Friday, March 09, 2007

 

Finding the Bottom: Low Risk Entries Using the MACD and ATR.

I came home from work Tuesday evening to find my azaleas mulched, my leaves raked, my daffodils fluffed, and my monkey grass trimmed. It seems that your positive comments last weekend were enough to earn me an afternoon of yard services from The Fly's "illegal Mexicans." Left on my front porch was a case of beverages. I was sure it would be Monster. Much to my disappointment, the beverages turned out to be some kind of green tea...and diet, at that. See, that is The Fly's way of saying, "Good job. Now get the fuck over it."

For this weekend's installment, I want to take a look at a technique for locating low risk entries in stocks making new lows. This technique uses 2 indicators: The MACD and the Average True Range (ATR).


In the first chart, AIG completed a Head and Shoulders pattern, and has since persisted in a 3 month downtrend. The picture seems to be bleak for AIG. However, the MACD and the ATR are not confirming the price movement. As the price continues to make new lows, the MACD crosses over into bullish territory. On the day of the new low, the MACD crosses back into negative territory. However, the bears are unable to drive the MACD to make a new low. Instead, the indicator can barely be pushed below the trigger line.
The ATR is telling the trader that volatility is at relative lows, and while the price continues to move down, volatility has been consolidating for two weeks.


The second chart shows the MACD continue making higher highs above the trigger line while the ATR shows the volatility increase and then continue the primary downtrend. AIG goes on to make 10 points in 2.5 months.











The third chart is of GLBL. Note the price making new lows without confirmation from the MACD. The ATR smooths out and shows volatility consolidating while the price moves down.











The final chart shows GLBL confirm the MACD crossover and gain 30% in 2 months.
The key to using these indicators when screening for stocks at new lows is understanding what they are saying. The MACD is measuring the strength of the trend. As the movement of the MACD diverges from the movement of the price, the astute trader observes the bears losing strength. The ATR can be understood as a proxy for a measurement of fear. The decrease and subsequent stabilization of volatility (fear) as measured by the ATR suggests that as fear decreases, buyers are likely to be emboldened to step in and buy.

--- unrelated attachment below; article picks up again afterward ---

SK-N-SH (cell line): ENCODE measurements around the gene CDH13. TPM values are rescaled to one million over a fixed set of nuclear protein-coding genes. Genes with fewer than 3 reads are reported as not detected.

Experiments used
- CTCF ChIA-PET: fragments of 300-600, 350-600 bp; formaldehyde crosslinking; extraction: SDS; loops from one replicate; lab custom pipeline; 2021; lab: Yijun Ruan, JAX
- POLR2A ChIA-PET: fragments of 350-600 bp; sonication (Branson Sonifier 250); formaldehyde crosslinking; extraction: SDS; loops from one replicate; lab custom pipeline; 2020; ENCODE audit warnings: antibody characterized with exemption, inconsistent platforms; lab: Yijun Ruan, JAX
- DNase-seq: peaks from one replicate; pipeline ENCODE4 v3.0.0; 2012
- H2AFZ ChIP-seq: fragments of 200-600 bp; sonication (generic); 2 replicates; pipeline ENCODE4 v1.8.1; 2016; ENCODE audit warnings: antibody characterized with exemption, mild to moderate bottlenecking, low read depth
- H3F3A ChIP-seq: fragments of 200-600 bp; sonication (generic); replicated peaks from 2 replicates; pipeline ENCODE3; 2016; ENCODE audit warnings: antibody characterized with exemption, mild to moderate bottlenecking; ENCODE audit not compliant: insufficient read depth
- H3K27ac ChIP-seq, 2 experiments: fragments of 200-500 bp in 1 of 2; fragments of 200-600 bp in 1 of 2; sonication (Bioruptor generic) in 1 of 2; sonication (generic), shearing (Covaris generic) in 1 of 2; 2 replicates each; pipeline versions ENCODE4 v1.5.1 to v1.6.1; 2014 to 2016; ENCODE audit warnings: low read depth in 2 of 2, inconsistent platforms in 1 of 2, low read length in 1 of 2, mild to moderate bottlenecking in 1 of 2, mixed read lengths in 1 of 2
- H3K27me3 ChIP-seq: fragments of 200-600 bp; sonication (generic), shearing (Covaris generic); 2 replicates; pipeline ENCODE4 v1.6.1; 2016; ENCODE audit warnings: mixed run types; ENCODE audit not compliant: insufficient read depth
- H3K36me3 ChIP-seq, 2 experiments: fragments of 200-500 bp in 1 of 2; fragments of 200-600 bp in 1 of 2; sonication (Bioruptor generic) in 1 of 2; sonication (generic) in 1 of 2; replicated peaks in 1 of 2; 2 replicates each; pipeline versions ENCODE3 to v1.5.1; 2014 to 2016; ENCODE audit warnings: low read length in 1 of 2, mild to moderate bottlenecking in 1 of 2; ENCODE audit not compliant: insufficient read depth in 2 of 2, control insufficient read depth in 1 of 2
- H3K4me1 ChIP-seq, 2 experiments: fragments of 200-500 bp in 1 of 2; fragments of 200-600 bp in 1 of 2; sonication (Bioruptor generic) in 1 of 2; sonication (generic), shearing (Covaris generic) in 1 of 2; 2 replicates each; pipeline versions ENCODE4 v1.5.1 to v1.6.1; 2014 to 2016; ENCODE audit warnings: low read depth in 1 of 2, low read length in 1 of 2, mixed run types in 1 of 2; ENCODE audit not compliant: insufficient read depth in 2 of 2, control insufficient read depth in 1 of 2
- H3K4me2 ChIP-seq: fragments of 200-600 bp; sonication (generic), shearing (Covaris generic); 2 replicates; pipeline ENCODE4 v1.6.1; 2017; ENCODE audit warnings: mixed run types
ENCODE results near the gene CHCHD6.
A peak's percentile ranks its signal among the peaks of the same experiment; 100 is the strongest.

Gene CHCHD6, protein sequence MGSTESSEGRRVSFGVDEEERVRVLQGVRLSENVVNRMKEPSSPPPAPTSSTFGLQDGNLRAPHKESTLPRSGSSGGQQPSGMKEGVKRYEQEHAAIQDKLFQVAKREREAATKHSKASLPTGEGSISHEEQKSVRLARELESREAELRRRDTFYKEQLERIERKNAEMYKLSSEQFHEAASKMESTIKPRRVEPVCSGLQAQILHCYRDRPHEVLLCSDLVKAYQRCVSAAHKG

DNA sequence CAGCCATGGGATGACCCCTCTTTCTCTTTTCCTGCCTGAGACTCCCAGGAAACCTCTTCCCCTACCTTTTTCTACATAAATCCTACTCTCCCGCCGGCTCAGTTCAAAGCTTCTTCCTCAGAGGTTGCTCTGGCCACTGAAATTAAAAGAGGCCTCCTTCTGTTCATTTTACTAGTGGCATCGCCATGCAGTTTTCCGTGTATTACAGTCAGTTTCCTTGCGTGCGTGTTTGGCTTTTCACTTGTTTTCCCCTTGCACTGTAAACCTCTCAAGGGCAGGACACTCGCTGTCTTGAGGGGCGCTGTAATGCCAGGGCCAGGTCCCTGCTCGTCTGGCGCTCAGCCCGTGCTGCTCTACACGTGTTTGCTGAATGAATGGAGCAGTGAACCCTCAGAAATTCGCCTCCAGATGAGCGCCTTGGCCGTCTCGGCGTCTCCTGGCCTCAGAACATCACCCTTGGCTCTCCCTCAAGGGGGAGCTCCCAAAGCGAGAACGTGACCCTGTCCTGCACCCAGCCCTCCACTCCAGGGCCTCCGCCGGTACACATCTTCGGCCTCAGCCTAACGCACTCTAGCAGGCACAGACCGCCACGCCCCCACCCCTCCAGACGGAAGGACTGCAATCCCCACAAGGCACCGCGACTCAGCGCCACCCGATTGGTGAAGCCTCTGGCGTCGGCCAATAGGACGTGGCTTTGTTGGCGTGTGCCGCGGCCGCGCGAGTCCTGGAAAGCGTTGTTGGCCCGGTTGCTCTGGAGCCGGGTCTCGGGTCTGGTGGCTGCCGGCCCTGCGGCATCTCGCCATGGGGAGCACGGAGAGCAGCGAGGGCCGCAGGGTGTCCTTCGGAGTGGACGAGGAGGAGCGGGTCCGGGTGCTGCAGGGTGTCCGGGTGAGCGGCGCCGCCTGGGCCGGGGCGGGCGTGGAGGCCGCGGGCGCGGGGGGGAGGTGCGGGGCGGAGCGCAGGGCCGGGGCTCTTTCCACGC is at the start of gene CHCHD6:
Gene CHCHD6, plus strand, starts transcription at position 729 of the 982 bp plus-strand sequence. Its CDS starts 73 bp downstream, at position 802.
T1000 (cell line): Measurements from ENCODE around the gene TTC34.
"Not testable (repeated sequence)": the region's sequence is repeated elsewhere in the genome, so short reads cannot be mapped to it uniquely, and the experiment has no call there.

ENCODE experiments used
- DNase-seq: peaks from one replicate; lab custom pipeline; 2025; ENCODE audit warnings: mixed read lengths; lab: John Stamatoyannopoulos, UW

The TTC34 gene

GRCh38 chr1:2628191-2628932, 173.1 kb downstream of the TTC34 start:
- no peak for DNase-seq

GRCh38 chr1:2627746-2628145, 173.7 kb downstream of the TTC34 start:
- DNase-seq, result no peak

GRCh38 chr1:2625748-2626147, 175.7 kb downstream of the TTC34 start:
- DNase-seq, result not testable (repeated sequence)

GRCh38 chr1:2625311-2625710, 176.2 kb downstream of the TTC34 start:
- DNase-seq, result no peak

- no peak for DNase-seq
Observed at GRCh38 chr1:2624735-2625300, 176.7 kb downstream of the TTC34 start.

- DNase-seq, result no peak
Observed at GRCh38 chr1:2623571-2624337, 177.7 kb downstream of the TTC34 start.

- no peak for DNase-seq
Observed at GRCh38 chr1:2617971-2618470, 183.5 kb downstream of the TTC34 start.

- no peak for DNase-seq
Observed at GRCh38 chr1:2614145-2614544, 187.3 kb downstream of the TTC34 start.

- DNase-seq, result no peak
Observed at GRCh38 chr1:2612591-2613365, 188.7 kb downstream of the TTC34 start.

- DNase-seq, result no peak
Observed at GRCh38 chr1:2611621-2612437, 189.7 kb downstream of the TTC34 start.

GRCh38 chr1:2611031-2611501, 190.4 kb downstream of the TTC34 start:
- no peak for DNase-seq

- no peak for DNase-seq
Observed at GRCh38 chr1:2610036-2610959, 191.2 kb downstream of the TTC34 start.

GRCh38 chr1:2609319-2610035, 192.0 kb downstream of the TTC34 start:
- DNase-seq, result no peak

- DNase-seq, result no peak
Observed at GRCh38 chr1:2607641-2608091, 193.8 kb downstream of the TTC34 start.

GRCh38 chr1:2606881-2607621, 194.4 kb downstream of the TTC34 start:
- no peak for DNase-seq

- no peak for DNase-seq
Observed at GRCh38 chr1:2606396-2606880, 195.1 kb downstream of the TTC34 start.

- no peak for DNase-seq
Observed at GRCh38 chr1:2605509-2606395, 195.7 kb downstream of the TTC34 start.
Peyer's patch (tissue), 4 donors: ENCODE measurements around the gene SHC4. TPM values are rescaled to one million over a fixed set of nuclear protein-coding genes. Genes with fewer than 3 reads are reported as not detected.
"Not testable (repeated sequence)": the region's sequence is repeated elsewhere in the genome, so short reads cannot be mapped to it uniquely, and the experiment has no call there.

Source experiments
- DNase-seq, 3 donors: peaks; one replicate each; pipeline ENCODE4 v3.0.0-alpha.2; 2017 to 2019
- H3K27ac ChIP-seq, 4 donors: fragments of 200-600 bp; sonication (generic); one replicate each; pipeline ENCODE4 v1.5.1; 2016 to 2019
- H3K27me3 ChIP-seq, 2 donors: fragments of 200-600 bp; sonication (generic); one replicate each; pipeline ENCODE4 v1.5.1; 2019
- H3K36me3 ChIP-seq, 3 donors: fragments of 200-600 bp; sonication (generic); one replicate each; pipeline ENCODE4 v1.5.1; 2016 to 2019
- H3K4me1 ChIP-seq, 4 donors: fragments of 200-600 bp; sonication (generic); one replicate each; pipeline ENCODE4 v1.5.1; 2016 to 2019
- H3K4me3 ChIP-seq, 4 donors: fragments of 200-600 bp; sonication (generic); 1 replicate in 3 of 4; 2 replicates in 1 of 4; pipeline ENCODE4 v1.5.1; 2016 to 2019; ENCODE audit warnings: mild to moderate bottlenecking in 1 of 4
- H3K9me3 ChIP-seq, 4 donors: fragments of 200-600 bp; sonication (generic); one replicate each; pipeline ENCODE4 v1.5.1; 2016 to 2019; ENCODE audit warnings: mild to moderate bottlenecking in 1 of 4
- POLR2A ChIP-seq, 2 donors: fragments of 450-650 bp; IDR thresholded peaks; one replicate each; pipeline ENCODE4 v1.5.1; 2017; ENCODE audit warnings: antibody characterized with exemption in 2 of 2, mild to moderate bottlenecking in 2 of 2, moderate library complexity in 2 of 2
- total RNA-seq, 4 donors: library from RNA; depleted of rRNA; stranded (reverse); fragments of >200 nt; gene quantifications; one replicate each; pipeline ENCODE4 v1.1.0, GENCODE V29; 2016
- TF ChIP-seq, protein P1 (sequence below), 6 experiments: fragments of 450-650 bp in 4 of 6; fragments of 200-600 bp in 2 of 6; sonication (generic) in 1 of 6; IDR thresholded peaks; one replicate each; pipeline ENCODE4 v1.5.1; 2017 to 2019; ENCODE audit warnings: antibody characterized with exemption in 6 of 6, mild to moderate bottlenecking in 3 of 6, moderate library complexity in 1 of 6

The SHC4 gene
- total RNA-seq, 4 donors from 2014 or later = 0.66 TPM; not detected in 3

Traders may want to imagine the MACD anticipating the arrival of support; hence, it begins to trend in positive territory. Similarly, fear decreases as the stock stabilizes and support is anticipated.

This technique for identifying bottoms can also be used with 2 or 3 year weekly charts. On charts representing longer-terms, the trend changes may be even more powerful and last even longer than the intermediate-term trends illustrated in the charts above.

Comments:
How was a your diet green tea?
 
Could I ask you what is setting for ATR and MACD ?

Is it 14 for ATR ?
 
I cracked open one of the green teas diet, and was sipping it on the porch. My neighbor drove by, saw me drinking the diet, put his car in reverse, put down his window and threw a hammer at me. As he sped away, I heard him uttering something about "sissy boy...grow a pair."

14 for ATR and standard 12/26/9 for MACD. You can adjust the ATR and add a moving avg. and get some interesting readings.
 
Do you do any daytrading and if so do you believe MACD has a place? I realize that on a longer term basis MACD is more reliable than in the short term, however, I use it with 1,3,and 5 minute increments. When the MACD signal turns up on the one minute I may take a small position and then when it turns up on the three I usually add depending on general market conditions. I only concentrate my daytrading in certain sectors since that is where my experience has been over the years. Sometimes, when it comes to daytrading simple is best ie. buy them when they go up and short them when they go down and forget all the fancy crap.
By the way the new PC phrase for illegal Mexicans is "border challenged people".
Enjoyed reading this weeks commentary.
 
Caddy,
I daytrade, and in such a short timeframe, the only thing the MACD tells you is whether a stock is strong or weak. It works -I know plenty of traders who won't take a trade unless the MACD is sloped in that direction. On the other hand, it doesn't work in in range-bound markets. It's a trend indicator.
Speaking of daytrading, my conviction is that the daytrader's edge is speed and small size (relative to funds). The best scenarios for daytraders are when funds are "forced" to position themselves quickly, because daytraders are quick enough to get in and out in a hurry -and don't need to have more than several thousand shares on in a thick stock to make good money for themselves. This is the simple brilliance of dummy trading (as evidenced in some of the trader blogs I'm sure you've read).